It’s just shy of six o’clock at night, and Lithgow’s Main Street is pretty much deserted. The temperature has dipped down into the single digits and an icy wind blows up the empty street.
In contrast to the stately historical facades that line this canyon-like street, the bamboo-edged Pho 68 feels colourful and organic. While the outside tables are understandably empty on this unseasonably cold evening, inside is alive with people, including a steady stream of locals after take-away.
Bright pink and aqua lighting draws your attention to their key offering: beef noodle soup or pho. They’re mounted on the wall above a colourful altar. The art is mostly aquatic, with lilies and a circlet of bright orange koi.
The rest of the wall space is taken up with hand-written value packs, all pitched at families; and a professionally printed juice bar menu board that’s set behind a fruit-filled glass counter.
While the chairs are uncomfortable, the staff are warm and friendly. A television in one corner has half of the dining room transfixed. I choose a chair facing the other way and have to contend with pairs of glazed eyes staring past me. It’s an odd choice for a place where you come to partake in a family meal, though thankfully the volume is turned down.
In the plastic-covered photograph menu you’ll find a range of the expected Vietnamese suspects. We chose to begin with a Vietnamese Pancake ($16.50) that arrived dripping off both sides of the platter. Filled with fried pork mince and decent, medium-sized prawns, the generously proportion, crisp pancake tastes of powdered turmeric and char. Wrapped in iceberg lettuce shells, it’s surprisingly compelling - one of the best renditions of this classic Vietnamese dish I’ve had in the last few years.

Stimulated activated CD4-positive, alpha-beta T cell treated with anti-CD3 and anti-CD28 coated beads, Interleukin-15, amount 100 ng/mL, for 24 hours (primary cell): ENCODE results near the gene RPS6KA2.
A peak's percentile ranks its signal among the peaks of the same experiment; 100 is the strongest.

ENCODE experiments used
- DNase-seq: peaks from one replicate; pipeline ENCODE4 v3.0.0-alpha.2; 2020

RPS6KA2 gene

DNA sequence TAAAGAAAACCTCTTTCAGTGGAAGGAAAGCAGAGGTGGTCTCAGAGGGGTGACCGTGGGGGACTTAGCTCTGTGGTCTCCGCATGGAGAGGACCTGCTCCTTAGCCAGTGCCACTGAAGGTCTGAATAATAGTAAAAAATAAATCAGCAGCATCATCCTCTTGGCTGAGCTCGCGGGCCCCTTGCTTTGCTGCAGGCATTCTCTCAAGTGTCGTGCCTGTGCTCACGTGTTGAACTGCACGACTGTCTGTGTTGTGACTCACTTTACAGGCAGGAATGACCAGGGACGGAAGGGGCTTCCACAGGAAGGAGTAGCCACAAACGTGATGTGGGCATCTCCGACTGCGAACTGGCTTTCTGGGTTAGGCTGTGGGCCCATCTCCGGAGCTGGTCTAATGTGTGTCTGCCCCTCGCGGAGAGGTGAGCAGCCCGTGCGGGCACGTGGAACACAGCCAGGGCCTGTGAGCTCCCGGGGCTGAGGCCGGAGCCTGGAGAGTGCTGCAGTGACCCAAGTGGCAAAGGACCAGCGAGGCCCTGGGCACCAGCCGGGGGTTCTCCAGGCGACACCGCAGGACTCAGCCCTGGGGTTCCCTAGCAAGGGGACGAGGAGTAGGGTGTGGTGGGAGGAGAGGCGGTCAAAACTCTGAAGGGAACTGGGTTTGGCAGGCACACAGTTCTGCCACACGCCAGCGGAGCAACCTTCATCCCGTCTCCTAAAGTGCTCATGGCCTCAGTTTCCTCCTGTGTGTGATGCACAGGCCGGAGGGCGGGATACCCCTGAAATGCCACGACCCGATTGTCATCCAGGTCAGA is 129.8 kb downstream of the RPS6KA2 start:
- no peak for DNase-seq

Perhaps only by contrast, the Soft Shell Crab ($14.50) is disappointing. Something added to the batter is so thirst-inducing, I suspect the not-very-well-hidden hand of mì chính or MSG; and the dish isn't saved by the accompanying sweet-chilli sauce. We down water and most of our wine - which had to be gathered from the BWS a short drive away - to compensate.
Special Pho ($16.50) contains the full range of beef, from meatballs to stretchy, thin slices. The broth is soft in flavour, but feels honest, homey and ever-so-slightly dominated by star anise. The thin rice noodles aren’t anything to write home about, especially when compared to the fat, transparent offerings in the Crab Rice Noodle Soup ($14.50).
Known as bún riêu cua, this northern speciality is made with tomatoes and pork bones, seasoned with fermented shrimp paste. Along with the slippery noodles, you’ll find a crab claw still topped with a pincher, an unshelled but good quality king prawn, and some tasteless lean pork slices. Despite the floating green herbs, the most dominant flavour reminds me of mullet roe. While this Pho 68 soup lacks the traditional sourness usually created with tamarind, it’s good enough to warm up this cold and wintery night.
54 Main Street, Lithgow
Ph: (02) 6351 4302